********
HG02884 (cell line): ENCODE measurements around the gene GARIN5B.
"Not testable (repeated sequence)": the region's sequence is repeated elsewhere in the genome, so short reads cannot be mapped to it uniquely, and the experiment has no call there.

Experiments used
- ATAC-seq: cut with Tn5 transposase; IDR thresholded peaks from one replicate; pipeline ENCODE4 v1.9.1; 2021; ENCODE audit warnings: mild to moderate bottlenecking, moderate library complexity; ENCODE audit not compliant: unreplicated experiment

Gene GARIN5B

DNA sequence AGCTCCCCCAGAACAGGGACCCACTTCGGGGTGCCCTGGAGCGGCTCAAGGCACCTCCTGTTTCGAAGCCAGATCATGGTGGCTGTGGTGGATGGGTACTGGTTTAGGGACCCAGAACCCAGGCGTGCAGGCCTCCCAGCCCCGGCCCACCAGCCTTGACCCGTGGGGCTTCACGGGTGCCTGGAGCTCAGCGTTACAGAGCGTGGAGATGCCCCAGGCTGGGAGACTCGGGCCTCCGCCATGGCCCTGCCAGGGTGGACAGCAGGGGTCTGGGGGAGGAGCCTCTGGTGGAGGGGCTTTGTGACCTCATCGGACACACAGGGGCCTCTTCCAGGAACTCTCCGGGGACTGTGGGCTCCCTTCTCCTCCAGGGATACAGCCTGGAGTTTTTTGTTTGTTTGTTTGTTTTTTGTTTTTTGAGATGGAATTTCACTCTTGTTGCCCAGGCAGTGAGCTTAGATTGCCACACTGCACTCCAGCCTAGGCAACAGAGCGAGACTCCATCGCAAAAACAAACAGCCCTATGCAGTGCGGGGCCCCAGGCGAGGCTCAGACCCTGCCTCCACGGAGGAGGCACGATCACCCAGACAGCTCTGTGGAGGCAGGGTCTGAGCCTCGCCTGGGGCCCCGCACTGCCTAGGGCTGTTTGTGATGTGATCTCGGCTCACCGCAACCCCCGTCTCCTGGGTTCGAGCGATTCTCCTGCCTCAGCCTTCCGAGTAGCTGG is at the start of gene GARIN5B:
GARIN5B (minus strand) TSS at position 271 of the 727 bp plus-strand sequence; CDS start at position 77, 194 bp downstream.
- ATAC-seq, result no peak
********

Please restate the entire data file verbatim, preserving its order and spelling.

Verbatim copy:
HG02884 (cell line): ENCODE measurements around the gene GARIN5B.
"Not testable (repeated sequence)": the region's sequence is repeated elsewhere in the genome, so short reads cannot be mapped to it uniquely, and the experiment has no call there.

Experiments used
- ATAC-seq: cut with Tn5 transposase; IDR thresholded peaks from one replicate; pipeline ENCODE4 v1.9.1; 2021; ENCODE audit warnings: mild to moderate bottlenecking, moderate library complexity; ENCODE audit not compliant: unreplicated experiment

Gene GARIN5B

DNA sequence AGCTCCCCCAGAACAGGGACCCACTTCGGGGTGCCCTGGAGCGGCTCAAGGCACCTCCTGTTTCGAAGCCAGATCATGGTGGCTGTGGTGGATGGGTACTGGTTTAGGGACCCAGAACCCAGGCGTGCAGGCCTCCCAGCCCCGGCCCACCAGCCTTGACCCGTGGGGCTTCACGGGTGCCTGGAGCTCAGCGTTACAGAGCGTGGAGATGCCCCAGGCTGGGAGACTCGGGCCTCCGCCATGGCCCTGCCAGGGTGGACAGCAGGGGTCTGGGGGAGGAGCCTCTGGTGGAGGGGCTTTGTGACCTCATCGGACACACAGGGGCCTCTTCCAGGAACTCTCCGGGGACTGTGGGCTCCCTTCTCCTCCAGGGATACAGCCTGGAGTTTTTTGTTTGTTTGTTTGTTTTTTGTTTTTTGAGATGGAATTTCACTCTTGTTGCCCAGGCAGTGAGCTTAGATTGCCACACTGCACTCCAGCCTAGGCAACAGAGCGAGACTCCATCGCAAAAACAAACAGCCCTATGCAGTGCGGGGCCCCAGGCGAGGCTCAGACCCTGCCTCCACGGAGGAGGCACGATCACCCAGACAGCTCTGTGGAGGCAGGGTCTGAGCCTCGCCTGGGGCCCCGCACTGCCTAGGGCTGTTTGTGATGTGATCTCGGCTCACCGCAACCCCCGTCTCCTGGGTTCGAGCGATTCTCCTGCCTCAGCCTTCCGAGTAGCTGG is at the start of gene GARIN5B:
GARIN5B (minus strand) TSS at position 271 of the 727 bp plus-strand sequence; CDS start at position 77, 194 bp downstream.
- ATAC-seq, result no peak